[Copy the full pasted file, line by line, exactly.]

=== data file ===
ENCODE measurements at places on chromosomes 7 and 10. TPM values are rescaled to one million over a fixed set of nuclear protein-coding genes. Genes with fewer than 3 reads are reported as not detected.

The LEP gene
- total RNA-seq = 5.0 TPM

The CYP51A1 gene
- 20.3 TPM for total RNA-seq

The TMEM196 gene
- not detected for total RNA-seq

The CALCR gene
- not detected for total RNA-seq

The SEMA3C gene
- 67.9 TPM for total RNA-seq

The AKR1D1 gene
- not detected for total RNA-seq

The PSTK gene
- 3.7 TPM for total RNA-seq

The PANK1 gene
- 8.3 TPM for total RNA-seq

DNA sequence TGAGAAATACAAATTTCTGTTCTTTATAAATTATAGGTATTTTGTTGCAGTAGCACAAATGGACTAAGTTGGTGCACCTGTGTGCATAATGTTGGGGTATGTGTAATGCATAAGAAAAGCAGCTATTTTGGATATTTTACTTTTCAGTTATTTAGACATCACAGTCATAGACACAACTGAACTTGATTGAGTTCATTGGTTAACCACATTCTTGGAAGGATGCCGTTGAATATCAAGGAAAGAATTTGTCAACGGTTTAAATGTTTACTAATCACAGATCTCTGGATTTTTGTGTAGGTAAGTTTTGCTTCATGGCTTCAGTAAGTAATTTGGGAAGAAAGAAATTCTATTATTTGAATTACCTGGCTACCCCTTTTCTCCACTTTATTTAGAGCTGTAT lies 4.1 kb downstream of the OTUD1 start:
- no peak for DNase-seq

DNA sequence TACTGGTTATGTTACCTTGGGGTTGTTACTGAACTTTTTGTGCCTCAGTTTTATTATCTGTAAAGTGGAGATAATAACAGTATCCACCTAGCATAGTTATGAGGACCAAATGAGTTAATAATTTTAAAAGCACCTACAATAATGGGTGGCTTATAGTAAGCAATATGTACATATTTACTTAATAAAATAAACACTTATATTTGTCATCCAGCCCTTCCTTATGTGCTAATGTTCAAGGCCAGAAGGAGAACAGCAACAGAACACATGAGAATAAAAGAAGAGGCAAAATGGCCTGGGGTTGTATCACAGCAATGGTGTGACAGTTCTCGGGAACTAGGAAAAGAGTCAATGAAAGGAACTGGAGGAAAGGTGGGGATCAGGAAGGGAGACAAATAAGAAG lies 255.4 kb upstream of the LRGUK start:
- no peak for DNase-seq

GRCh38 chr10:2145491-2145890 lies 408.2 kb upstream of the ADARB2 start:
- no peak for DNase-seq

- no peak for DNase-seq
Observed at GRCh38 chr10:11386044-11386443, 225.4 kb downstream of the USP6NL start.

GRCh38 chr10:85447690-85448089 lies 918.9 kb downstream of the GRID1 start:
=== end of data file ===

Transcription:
ENCODE measurements at places on chromosomes 7 and 10. TPM values are rescaled to one million over a fixed set of nuclear protein-coding genes. Genes with fewer than 3 reads are reported as not detected.

The LEP gene
- total RNA-seq = 5.0 TPM

The CYP51A1 gene
- 20.3 TPM for total RNA-seq

The TMEM196 gene
- not detected for total RNA-seq

The CALCR gene
- not detected for total RNA-seq

The SEMA3C gene
- 67.9 TPM for total RNA-seq

The AKR1D1 gene
- not detected for total RNA-seq

The PSTK gene
- 3.7 TPM for total RNA-seq

The PANK1 gene
- 8.3 TPM for total RNA-seq

DNA sequence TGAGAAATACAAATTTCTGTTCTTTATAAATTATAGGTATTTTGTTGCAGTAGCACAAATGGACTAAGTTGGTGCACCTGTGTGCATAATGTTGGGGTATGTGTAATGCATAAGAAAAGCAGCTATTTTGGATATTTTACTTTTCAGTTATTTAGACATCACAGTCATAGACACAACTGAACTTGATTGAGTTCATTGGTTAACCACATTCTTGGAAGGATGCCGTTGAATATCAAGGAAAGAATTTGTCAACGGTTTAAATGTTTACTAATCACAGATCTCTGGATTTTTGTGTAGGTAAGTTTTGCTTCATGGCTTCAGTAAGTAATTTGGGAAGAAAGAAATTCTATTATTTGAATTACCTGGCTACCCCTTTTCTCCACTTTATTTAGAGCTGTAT lies 4.1 kb downstream of the OTUD1 start:
- no peak for DNase-seq

DNA sequence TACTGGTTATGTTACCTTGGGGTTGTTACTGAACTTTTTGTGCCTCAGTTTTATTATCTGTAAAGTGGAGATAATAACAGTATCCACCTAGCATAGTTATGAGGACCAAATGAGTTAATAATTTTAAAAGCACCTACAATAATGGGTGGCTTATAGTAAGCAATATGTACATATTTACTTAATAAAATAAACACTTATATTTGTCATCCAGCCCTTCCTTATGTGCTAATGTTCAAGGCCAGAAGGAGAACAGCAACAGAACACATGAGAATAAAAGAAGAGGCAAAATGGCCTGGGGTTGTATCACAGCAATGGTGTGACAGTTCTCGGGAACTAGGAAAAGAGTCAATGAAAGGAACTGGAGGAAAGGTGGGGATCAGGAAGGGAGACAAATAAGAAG lies 255.4 kb upstream of the LRGUK start:
- no peak for DNase-seq

GRCh38 chr10:2145491-2145890 lies 408.2 kb upstream of the ADARB2 start:
- no peak for DNase-seq

- no peak for DNase-seq
Observed at GRCh38 chr10:11386044-11386443, 225.4 kb downstream of the USP6NL start.

GRCh38 chr10:85447690-85448089 lies 918.9 kb downstream of the GRID1 start: